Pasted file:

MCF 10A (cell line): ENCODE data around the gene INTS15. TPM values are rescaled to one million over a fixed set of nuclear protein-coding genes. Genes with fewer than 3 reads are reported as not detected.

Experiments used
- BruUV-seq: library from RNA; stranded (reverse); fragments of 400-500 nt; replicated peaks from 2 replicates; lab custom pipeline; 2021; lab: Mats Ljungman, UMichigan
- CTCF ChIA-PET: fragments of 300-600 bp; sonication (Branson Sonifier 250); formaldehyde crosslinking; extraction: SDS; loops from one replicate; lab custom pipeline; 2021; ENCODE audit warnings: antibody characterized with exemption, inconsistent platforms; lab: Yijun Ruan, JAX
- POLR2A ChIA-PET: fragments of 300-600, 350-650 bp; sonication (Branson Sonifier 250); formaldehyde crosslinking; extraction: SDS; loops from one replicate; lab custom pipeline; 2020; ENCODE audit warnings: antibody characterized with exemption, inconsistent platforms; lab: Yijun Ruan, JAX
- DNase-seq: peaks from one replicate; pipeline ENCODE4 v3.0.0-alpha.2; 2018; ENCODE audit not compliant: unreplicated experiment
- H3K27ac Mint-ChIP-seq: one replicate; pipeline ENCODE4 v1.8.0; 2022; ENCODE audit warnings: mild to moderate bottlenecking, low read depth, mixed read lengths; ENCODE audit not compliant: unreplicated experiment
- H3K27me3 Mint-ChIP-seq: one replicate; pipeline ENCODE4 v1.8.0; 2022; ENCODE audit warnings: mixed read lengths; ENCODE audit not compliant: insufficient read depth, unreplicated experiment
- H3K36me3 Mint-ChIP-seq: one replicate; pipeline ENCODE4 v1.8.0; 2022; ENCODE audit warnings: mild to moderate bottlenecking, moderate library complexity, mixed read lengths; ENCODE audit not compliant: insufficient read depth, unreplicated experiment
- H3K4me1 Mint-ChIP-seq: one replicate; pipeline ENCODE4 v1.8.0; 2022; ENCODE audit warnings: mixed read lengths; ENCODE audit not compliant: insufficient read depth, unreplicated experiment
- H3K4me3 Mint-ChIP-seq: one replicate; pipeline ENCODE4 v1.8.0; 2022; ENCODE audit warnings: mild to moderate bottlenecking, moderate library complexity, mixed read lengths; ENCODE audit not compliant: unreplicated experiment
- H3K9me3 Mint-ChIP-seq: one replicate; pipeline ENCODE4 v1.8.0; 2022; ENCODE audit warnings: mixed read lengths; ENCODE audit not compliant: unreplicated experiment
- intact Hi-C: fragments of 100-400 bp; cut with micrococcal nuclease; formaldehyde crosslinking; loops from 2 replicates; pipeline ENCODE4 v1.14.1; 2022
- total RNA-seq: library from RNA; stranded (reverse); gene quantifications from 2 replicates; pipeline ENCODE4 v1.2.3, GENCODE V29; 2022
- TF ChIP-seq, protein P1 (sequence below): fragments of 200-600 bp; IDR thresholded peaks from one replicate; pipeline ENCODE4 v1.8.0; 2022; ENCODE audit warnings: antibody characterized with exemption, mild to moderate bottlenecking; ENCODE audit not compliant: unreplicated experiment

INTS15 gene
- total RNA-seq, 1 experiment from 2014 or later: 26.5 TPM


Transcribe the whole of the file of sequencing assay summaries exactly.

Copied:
MCF 10A (cell line): ENCODE data around the gene INTS15. TPM values are rescaled to one million over a fixed set of nuclear protein-coding genes. Genes with fewer than 3 reads are reported as not detected.

Experiments used
- BruUV-seq: library from RNA; stranded (reverse); fragments of 400-500 nt; replicated peaks from 2 replicates; lab custom pipeline; 2021; lab: Mats Ljungman, UMichigan
- CTCF ChIA-PET: fragments of 300-600 bp; sonication (Branson Sonifier 250); formaldehyde crosslinking; extraction: SDS; loops from one replicate; lab custom pipeline; 2021; ENCODE audit warnings: antibody characterized with exemption, inconsistent platforms; lab: Yijun Ruan, JAX
- POLR2A ChIA-PET: fragments of 300-600, 350-650 bp; sonication (Branson Sonifier 250); formaldehyde crosslinking; extraction: SDS; loops from one replicate; lab custom pipeline; 2020; ENCODE audit warnings: antibody characterized with exemption, inconsistent platforms; lab: Yijun Ruan, JAX
- DNase-seq: peaks from one replicate; pipeline ENCODE4 v3.0.0-alpha.2; 2018; ENCODE audit not compliant: unreplicated experiment
- H3K27ac Mint-ChIP-seq: one replicate; pipeline ENCODE4 v1.8.0; 2022; ENCODE audit warnings: mild to moderate bottlenecking, low read depth, mixed read lengths; ENCODE audit not compliant: unreplicated experiment
- H3K27me3 Mint-ChIP-seq: one replicate; pipeline ENCODE4 v1.8.0; 2022; ENCODE audit warnings: mixed read lengths; ENCODE audit not compliant: insufficient read depth, unreplicated experiment
- H3K36me3 Mint-ChIP-seq: one replicate; pipeline ENCODE4 v1.8.0; 2022; ENCODE audit warnings: mild to moderate bottlenecking, moderate library complexity, mixed read lengths; ENCODE audit not compliant: insufficient read depth, unreplicated experiment
- H3K4me1 Mint-ChIP-seq: one replicate; pipeline ENCODE4 v1.8.0; 2022; ENCODE audit warnings: mixed read lengths; ENCODE audit not compliant: insufficient read depth, unreplicated experiment
- H3K4me3 Mint-ChIP-seq: one replicate; pipeline ENCODE4 v1.8.0; 2022; ENCODE audit warnings: mild to moderate bottlenecking, moderate library complexity, mixed read lengths; ENCODE audit not compliant: unreplicated experiment
- H3K9me3 Mint-ChIP-seq: one replicate; pipeline ENCODE4 v1.8.0; 2022; ENCODE audit warnings: mixed read lengths; ENCODE audit not compliant: unreplicated experiment
- intact Hi-C: fragments of 100-400 bp; cut with micrococcal nuclease; formaldehyde crosslinking; loops from 2 replicates; pipeline ENCODE4 v1.14.1; 2022
- total RNA-seq: library from RNA; stranded (reverse); gene quantifications from 2 replicates; pipeline ENCODE4 v1.2.3, GENCODE V29; 2022
- TF ChIP-seq, protein P1 (sequence below): fragments of 200-600 bp; IDR thresholded peaks from one replicate; pipeline ENCODE4 v1.8.0; 2022; ENCODE audit warnings: antibody characterized with exemption, mild to moderate bottlenecking; ENCODE audit not compliant: unreplicated experiment

INTS15 gene
- total RNA-seq, 1 experiment from 2014 or later: 26.5 TPM